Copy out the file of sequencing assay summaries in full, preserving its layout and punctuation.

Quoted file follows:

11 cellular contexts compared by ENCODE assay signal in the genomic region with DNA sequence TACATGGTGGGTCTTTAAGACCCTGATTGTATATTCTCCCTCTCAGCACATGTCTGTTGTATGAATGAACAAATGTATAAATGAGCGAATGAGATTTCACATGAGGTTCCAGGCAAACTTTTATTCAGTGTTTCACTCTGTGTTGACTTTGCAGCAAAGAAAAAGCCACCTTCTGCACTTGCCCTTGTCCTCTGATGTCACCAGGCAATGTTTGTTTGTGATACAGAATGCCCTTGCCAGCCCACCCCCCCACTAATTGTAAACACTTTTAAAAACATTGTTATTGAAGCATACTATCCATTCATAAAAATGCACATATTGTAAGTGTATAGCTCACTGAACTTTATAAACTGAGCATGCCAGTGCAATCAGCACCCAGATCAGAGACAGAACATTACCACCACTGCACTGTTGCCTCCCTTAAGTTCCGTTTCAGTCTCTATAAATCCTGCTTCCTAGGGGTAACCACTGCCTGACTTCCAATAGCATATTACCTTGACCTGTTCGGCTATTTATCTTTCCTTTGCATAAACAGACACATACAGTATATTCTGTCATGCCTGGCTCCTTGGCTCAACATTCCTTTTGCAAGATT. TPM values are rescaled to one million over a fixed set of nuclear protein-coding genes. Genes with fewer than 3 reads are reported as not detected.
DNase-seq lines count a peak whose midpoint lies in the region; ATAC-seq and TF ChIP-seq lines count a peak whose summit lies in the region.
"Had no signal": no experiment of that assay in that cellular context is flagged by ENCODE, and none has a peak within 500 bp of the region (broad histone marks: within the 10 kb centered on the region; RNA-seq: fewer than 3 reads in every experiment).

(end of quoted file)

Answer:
11 cellular contexts compared by ENCODE assay signal in the genomic region with DNA sequence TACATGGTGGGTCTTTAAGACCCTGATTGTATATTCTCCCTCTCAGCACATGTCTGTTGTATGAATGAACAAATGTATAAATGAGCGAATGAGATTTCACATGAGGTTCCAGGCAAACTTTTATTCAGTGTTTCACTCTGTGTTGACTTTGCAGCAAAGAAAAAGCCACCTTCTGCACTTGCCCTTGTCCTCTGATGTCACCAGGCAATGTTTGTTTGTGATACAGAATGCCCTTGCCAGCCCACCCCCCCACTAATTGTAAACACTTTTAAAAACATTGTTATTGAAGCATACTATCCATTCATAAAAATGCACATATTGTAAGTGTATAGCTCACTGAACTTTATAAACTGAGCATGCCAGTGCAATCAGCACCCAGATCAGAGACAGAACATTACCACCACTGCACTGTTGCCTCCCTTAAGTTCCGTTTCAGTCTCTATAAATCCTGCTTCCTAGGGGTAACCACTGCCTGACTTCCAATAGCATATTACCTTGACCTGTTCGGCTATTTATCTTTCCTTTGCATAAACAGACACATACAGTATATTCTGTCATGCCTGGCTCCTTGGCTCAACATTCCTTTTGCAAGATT. TPM values are rescaled to one million over a fixed set of nuclear protein-coding genes. Genes with fewer than 3 reads are reported as not detected.
DNase-seq lines count a peak whose midpoint lies in the region; ATAC-seq and TF ChIP-seq lines count a peak whose summit lies in the region.
"Had no signal": no experiment of that assay in that cellular context is flagged by ENCODE, and none has a peak within 500 bp of the region (broad histone marks: within the 10 kb centered on the region; RNA-seq: fewer than 3 reads in every experiment).